In the Old Testament generosity or generous is used as translation for several Hebrew words:

In the New Testament the following Greek words are translated with generosity or generous:

There are other instances where the same understanding as generosity is expressed but where the specific word is not being used in the English translation. For example Mt 10:8 – “Freely you have received, freely give.”

From this cursory look at the Biblical words that are translated as generosity or generous it is clear that generosity or to be generous relates to:

  • An abundance, openness, willingness, freedom, being a blessing, not holding back of goodness, sharing and giving;
  • Giving and sharing with and care of those in need (strangers, the sick, the poor), but it is much more. It is more of a life-style that finds expression in different ways of giving and sharing;
  • Not so much about material goods but about relationships, also between givers and receivers.

Though the words generosity and generous are not that often used, it is implied throughout the Bible as characteristic of God and His people (eg Mt 25:34-46):

  • God is by nature generous who has given everything to enjoy;
  • God’s generosity finds its highest expression in the sending of Christ who showed His generosity by giving His life so that people can experience life. Jesus is also the perfect example of generous living in action as somebody who gave His life to the benefit of others without expecting something in return;
  • God calls all his followers to sacrificial generosity, free from the seduction of riches;
  • Unlike other religious traditions, Biblical generosity is not aimed at gaining merit, favour or reward. It is a response to God’s generosity and is unselfish by nature;
  • Generosity is ultimately about a spontaneous response to the grace of a lavishly generous God;[3]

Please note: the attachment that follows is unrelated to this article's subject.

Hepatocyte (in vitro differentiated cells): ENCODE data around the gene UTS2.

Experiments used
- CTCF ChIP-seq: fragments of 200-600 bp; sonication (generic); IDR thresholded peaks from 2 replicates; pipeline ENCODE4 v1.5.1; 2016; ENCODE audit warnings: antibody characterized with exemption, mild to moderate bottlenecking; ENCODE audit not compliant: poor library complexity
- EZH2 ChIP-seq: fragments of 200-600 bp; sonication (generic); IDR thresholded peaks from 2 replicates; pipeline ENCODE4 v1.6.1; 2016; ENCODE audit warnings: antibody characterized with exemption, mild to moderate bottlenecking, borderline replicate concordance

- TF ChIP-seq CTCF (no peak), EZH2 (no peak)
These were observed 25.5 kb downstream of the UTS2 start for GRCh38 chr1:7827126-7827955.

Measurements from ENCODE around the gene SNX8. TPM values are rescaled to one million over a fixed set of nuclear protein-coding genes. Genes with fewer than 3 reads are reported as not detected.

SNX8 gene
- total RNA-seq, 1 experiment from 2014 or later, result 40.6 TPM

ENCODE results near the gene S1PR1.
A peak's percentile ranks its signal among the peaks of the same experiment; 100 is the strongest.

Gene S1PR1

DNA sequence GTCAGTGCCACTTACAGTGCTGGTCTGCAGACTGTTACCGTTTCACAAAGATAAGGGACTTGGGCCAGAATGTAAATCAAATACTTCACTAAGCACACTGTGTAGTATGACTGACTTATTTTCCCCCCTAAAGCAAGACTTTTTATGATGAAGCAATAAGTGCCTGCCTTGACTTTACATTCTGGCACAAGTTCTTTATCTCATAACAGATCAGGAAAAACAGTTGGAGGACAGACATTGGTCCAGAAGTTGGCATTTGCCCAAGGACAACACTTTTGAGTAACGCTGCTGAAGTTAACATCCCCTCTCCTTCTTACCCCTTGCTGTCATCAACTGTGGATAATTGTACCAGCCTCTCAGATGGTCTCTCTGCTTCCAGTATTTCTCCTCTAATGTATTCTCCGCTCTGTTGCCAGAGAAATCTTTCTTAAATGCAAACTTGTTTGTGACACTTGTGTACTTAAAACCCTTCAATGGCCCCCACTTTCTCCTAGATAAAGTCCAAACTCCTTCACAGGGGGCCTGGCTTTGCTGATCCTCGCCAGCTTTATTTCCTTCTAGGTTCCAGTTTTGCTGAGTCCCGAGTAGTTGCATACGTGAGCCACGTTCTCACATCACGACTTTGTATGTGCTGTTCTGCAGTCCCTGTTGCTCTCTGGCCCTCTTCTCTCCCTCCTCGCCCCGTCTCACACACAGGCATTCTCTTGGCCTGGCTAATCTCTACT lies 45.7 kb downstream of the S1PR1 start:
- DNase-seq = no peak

• As Dennis Tongoi emphasises, generosity should find expression in our giving to God, not to people or even ourselves.[4] “Our biggest sacrifice is therefore giving ourselves to God, then to others (2 Cor. 8:5). Wealthy people often give their money rather than themselves”;[5]
  • Christians are generous by nature because the Biblical understanding is that everything ultimately belongs to God. They share freely and abundantly of what in the end is God’s and not their own.

Christian generosity initiatives and resources

The increased emphasis on generosity in society presents the global church with an incredible opportunity to show Biblical-based generous living in action. The good news is that multiple Christian generosity initiatives and resources that facilitate and enable generosity had been developed and launched or in the process of being launched. Here are just a few:

  1. The Global Generosity Network (;
  2. The Global Generosity Movement (;
  3. The Generosity Resources List ( while different resources had been posted on the Lausanne Conversation website for use in teaching and preaching, (;
  4. Campaigns such as the 40 Acts campaign (, Micah Challenge, Missions Africa Trust Fund and others motivate Christians to give and take steps of generosity.


There seems to be disillusionment with greed and selfishness in at least certain parts of global society. The question is how we as Christians will show the way through Biblically-based generous living. Such generous living is a form of mission in itself in the 21st Century. As John Bunyan said “You have not lived today until you have done something for someone who can never repay you.” Will we take up this challenge everyday?

Dr. Sas Conradie is the coordinator of the Lausanne/WEA Global Generosity Network ( based in London. An ordained minister in the Dutch Reformed Church in South Africa, Sas had been involved in various mission capacities since the 1980s. He holds a DD in Missiology from the University of Pretoria, worked in the Faculty of Theology at the University of South Africa, served as missionary in Ukraine, was assistant international director of a mission agency based in the UK and since 2010 coordinates the Lausanne Resource Mobilisation Working Group that became the Global Generosity Network. Sas guest edited the January 2013 edition of Evangelical Review of Theology that focused on generosity(